**The U. S. Constitution requires states to retain authority over education. **

(http://thehill.com/blogs/floor-action/house/297219-gop-says-obama-administration-taking-over-education-policy-with-no-input-from-congress)

**The Wisconsin Constitution assumes responsibility for providing an education for its citizenry.**

**If we are a people of laws, should these violations be reason enough for ethical people to reject CCSS?**

**Why would state legislators willingly relinquish or limit their autonomy over public education?**

**The claim that only national standards will prepare students for a 21 ^{st}century economy requires citizens to suspend logic and to ignore truth.**

**^**Schülerzahlen Statistisches Bundesamt Deutschland. Retrieved 2007, 07-20

^{a}**Country Profile: Germany, U.S. Library of Congress. December 2005. Retrieved 2006, 12-04)**

^{b}*The War against the Common Core*. He explains that CCSS blurs the relationship between national and federal standards and that the standards will be “politicized, corrupted and turned from national/voluntary into federal/coercive.” Mr. Finn explains, “This is probably the strongest objection to the Common Core and, alas, it’s probably the most valid.” (http://www.edexcellece.net/commentary/education-gladfly-weekly/2012/march-1/the-war-a…)

*World Intellectual Property Indicators 2010.*Author. Retrieved from:

*Catching up or leading the Way.*Alexandria, VA: ASCD.;Tan, S. (2010). Singapore’s educational reforms. The case for un-standardizing curriculum and reducing testing.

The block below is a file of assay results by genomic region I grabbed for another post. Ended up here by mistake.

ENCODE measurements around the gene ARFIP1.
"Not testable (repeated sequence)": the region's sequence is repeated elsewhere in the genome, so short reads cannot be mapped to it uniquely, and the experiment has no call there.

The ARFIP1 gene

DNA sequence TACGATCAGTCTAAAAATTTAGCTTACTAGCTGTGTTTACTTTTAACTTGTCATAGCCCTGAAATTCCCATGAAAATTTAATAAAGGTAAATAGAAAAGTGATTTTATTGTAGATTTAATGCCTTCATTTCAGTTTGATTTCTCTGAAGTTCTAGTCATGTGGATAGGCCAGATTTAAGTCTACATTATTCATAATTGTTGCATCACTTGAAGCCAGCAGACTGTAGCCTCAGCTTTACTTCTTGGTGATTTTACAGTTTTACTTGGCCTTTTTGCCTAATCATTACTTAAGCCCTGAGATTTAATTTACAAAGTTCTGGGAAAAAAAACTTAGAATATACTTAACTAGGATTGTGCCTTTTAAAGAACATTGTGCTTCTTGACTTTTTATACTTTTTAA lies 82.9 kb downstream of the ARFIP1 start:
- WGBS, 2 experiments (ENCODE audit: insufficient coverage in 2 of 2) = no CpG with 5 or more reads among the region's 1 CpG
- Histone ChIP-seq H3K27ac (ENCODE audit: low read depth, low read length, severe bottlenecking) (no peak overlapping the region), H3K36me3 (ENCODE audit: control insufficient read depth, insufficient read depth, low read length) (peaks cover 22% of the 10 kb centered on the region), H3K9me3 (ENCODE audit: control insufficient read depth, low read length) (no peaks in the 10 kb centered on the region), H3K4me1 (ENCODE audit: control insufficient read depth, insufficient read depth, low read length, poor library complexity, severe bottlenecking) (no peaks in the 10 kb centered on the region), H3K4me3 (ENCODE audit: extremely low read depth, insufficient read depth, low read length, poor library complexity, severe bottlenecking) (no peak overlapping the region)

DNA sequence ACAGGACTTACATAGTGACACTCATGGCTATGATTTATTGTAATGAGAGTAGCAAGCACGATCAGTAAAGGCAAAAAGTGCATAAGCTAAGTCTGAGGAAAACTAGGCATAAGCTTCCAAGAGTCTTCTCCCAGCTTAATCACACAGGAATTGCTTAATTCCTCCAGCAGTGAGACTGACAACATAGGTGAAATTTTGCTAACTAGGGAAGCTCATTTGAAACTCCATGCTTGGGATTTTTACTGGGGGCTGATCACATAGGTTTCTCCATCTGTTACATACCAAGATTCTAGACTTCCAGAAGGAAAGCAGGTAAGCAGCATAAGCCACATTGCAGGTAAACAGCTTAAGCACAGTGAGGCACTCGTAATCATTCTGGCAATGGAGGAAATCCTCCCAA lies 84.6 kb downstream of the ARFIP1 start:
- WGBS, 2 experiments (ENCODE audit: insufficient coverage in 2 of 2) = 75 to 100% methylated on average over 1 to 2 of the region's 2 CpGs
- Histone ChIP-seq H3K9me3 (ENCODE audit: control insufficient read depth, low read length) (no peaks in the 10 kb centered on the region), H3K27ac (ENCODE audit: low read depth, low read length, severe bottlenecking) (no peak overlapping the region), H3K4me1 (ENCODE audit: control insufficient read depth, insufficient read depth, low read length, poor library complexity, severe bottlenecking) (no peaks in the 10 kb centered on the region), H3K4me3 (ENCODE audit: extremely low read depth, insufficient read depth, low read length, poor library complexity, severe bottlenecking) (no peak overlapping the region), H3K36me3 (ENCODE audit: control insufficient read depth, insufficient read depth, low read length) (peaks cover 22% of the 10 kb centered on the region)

*AASA Journal of Scholarship and Practice,*6 (4), 50-58.)

Why is Wisconsin willing to repeat the mistakes of other nations?**The claim that Common Core State Standards are rigorous and internationally benchmarked must be analyzed. **

**http://nces.ed.gov/pubsearch/index.asp?HasSearched=1&searchcat2=subjectindex&L1=2&L2=3**http://nces.ed.gov/pubsearch/pubsinfo.asp?pubid=2013009

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Table 7. Description of TIMSS international mathematics benchmarks, by grade: 2011 http://nces.ed.gov/pubs2013/2013009.pdf page number 19 but actually page 35 of the documentBenchmark (score cutpoint) |
Grade 4 |

Advanced (625) |
Students can apply their understanding and knowledge in a variety of relatively complex situations and explain their reasoning. They can solve a variety of multi-step word problems involving whole numbers including proportions. Students at this level show an increasing understanding of fractions and decimals. Students can apply geometric knowledge of a range of two- and three-dimensional shapes in a variety of situations. They can draw a conclusion from data in a table and justify their conclusion. |

High (550) |